Researchers in the United States (US) said cannabis appears to be a safe and potentially effective treatment for the chronic pain that afflicts people with sickle cell disease.
These are the findings of a new clinical trial published in the ‘JAMA Network Open’.
The study is co-led by University of California (UC), Irvine researcher, Kalpna Gupta and Dr. Donald Abrams of UC San Francisco. According to Gupta: “These trial results show that vaporised cannabis appears to be generally safe.
“They also suggest that sickle cell patients may be able to mitigate their pain with cannabis — and that cannabis might help society address the public health crisis related to opioids.
“Of course, we still need larger studies with more participants to give us a better picture of how cannabis could benefit people with chronic pain.”
Opioids are currently the primary treatment for the chronic and acute pain caused by sickle cell disease, reported the ‘Science Daily’ But the rise in opioid-associated deaths has prompted physicians to prescribe them less frequently, leaving sickle cell patients with fewer options.
The double-blind, placebo- controlled, randomised trial was the first to employ such gold-standard methods to assess cannabis’ potential for pain alleviation in people with sickle cell disease.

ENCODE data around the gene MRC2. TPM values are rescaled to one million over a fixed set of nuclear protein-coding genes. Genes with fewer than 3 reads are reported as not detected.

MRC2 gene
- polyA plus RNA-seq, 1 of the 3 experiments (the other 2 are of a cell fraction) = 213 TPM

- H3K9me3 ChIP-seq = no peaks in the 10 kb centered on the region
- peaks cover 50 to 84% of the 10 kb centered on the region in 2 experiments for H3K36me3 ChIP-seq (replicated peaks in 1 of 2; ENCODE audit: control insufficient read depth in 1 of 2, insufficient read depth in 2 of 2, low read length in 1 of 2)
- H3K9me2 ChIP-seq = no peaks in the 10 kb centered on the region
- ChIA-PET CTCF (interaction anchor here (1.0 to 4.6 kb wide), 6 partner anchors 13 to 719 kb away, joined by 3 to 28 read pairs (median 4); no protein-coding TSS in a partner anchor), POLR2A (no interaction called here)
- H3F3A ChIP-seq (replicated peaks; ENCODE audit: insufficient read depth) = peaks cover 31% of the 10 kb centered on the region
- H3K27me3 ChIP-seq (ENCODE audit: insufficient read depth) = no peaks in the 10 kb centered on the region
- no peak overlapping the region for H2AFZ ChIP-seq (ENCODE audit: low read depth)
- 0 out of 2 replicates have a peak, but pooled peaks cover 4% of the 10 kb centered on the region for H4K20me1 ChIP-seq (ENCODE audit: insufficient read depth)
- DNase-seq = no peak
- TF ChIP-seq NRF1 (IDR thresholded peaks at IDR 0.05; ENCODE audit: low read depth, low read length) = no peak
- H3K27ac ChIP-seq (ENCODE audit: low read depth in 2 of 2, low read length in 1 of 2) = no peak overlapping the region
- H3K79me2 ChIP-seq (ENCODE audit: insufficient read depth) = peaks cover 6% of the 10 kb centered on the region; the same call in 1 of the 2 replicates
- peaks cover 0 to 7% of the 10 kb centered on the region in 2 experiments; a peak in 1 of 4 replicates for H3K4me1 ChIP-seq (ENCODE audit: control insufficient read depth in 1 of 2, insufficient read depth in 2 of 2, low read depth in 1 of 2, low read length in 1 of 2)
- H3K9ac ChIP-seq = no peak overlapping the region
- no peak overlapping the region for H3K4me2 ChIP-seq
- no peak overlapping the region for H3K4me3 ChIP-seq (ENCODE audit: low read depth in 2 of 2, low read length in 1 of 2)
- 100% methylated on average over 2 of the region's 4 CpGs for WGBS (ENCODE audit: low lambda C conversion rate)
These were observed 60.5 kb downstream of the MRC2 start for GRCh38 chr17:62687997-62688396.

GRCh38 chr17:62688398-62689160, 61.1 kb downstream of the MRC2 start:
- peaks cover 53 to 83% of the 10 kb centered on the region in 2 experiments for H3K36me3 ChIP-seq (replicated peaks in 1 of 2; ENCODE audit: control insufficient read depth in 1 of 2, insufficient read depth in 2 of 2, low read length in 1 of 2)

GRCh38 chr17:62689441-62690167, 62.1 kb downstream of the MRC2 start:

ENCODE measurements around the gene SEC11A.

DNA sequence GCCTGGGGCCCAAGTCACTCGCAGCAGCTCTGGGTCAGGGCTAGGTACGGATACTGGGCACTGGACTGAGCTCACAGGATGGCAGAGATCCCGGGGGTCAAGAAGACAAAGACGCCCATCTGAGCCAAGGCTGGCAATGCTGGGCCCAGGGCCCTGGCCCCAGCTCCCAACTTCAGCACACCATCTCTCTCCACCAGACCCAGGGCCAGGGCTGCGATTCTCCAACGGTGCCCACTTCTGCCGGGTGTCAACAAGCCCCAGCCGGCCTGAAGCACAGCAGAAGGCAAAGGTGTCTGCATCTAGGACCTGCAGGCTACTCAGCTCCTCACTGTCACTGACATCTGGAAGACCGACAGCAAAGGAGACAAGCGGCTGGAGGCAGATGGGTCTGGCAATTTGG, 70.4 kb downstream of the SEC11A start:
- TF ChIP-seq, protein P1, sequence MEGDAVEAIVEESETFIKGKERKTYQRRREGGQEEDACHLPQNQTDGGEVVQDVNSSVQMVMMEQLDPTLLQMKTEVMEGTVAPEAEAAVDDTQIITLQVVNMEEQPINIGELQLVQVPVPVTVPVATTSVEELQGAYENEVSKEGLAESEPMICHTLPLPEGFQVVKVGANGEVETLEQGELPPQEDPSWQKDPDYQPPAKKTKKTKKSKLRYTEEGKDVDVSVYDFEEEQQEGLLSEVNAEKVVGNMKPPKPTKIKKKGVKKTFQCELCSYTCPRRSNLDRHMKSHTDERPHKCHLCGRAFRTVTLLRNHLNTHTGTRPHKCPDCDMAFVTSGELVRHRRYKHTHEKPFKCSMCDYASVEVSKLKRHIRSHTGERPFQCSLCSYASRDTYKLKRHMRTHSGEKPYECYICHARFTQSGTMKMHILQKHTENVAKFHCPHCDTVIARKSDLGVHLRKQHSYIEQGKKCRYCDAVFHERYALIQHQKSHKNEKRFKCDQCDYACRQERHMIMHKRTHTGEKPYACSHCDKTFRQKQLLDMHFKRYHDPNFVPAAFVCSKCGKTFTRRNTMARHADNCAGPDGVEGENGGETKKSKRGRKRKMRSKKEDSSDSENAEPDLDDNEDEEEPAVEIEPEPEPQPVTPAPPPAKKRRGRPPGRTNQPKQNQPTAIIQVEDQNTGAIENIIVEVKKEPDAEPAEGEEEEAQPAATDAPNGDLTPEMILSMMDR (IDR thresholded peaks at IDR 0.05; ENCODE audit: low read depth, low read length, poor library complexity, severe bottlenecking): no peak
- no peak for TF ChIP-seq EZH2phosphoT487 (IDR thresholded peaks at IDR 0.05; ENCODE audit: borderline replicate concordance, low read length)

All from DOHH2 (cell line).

The cannabis used in the trial was obtained from the National Institute on Drug Abuse — part of the National Institutes of Health — and contained equal parts of Tetrahydrocannabinol (THC) and Cannabichromene CBD).
THC is the main psychoactive compound in marijuana that gives the high sensation. A study done in March 2010 showed that CBC along with cannabidiol (CBD) and tetrahydrocannabinol (THC) have antidepressant effects.
“Pain causes many people to turn to cannabis and is, in fact, the top reason that people cite for seeking cannabis from dispensaries,” Gupta said.
“We don’t know if all forms of cannabis products will have a similar effect on chronic pain.
Vaporised cannabis, which we employed, may be safer than other forms because lower amounts reach the body’s circulation. This trial opens the door for testing different forms of medical cannabis to treat chronic pain.”